Should we Sound the Alarm? Dysplasia and Colitis-associated Colorectal Cancer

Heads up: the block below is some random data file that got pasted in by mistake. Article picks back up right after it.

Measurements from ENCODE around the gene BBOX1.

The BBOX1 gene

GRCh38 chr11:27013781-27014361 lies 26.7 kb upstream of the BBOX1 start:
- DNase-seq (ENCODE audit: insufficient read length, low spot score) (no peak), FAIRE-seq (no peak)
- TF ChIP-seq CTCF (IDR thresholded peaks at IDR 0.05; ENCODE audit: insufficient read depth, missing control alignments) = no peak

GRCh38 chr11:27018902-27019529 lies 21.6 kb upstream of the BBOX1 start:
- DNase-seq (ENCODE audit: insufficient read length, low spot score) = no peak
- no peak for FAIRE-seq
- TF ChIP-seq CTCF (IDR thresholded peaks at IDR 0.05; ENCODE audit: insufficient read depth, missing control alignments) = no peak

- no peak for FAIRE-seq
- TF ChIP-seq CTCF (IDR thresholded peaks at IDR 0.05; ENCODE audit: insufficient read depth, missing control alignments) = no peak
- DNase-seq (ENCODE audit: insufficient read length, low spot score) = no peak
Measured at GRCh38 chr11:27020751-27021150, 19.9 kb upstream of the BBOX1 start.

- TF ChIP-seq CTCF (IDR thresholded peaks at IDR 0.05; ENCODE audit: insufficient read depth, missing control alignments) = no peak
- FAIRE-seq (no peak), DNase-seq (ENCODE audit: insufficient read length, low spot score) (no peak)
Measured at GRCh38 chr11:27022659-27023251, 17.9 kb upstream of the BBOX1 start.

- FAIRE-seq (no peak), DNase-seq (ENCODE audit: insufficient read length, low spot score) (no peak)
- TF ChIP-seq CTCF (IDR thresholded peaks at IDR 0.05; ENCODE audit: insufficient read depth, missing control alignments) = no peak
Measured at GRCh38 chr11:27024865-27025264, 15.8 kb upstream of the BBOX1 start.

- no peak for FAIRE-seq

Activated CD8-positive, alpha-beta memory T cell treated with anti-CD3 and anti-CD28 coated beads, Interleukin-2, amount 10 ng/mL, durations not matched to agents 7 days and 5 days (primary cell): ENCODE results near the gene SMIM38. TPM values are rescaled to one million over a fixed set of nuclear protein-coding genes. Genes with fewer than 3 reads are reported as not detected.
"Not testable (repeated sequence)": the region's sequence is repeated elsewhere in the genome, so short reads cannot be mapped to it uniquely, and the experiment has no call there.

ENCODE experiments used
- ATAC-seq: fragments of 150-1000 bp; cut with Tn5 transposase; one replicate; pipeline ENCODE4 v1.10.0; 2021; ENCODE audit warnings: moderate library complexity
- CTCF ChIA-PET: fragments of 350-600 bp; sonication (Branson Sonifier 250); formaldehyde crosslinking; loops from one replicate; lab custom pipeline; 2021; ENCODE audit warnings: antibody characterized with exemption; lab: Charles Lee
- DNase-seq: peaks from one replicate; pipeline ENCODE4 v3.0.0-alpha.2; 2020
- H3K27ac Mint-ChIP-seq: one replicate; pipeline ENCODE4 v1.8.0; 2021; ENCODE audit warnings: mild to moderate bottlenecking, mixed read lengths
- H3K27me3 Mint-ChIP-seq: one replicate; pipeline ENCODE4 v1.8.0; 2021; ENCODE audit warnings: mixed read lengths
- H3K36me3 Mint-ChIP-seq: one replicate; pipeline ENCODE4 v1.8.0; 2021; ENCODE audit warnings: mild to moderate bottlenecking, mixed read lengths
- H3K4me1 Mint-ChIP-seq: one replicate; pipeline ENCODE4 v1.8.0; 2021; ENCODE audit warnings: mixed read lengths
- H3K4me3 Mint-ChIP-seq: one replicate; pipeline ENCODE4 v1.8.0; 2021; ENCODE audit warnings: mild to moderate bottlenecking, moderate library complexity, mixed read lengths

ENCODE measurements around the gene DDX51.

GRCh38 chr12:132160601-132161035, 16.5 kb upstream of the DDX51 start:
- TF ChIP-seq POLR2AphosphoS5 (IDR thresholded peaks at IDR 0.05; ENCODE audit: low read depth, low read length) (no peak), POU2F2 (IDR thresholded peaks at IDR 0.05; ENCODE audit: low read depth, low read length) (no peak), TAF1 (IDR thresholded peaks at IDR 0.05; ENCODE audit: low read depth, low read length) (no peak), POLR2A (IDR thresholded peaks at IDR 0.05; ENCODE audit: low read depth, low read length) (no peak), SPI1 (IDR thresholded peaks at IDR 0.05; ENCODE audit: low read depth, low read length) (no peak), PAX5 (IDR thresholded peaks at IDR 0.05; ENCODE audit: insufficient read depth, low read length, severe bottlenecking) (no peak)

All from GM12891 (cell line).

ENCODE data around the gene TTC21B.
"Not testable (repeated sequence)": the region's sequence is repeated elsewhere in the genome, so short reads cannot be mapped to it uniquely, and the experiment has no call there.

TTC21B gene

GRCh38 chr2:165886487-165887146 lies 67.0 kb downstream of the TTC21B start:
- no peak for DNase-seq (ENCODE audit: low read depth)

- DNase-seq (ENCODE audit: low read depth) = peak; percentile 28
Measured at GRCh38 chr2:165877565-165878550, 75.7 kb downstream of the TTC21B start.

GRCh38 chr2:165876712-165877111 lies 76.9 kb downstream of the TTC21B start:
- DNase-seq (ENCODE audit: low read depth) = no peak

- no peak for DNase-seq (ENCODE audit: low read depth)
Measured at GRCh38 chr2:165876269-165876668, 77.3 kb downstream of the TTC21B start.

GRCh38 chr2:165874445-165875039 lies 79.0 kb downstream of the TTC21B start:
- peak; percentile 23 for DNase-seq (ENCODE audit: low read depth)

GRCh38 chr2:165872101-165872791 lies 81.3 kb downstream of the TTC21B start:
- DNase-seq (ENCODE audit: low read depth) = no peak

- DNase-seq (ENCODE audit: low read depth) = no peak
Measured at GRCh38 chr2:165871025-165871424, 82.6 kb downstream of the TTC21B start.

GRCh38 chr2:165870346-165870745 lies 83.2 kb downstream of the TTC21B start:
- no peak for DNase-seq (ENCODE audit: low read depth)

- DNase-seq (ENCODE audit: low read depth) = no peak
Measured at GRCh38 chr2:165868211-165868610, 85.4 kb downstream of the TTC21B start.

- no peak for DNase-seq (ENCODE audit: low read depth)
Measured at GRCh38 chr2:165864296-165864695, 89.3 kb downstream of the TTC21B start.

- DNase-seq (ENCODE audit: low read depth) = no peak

Colorectal cancer is one of the most common malignancies and the most dreadful long-term complication in patients with ulcerative colitis. The incidence rate of colorectal cancer ranks second among the malignancies all over the world, and the number is still rising. Amid the many risk factors for colorectal cancer, ulcerative colitis is becoming increasingly prominent. The risk of colorectal cancer in ulcerative colitis patients is estimated to be as high as 40%. There is now a consensus that patients with long-lasting ulcerative colitis (﹥10 years) carries an increased risk of dysplasia and cancer. Taking into account evidence from the current studies, the longer ulcerative colitis lasts, the higher risk of colitis- associated colorectal cancer occurs. Unlike sporadic colorectal cancer, colitis-associated colorectal cancer usually derives from focal or multifocal dysplastic mucosa in areas of inflammation through an inflammation-dysplasia-carcinoma sequence. The prognosis of colorectal cancer is poorer in patients with ulcerative colitis than those without. Therefore the presence of dysplasia in ulcerative colitis patients is a critical indication of cancer that we should watch out for. Thus, early detection and resection of precursor lesions, mainly dysplasia, to terminate the cancerous progression is of great importance. To date, chemoprophylaxis, colonoscopy surveillance and proctocolectomy have been encouraged to prevent and manage dysplastic lesions in ulcerative colitis. This article attempts to give an overview of current research of dysplasia and prevention/management of dysplasia and colitis-associated colorectal cancer in ulcerative colitis.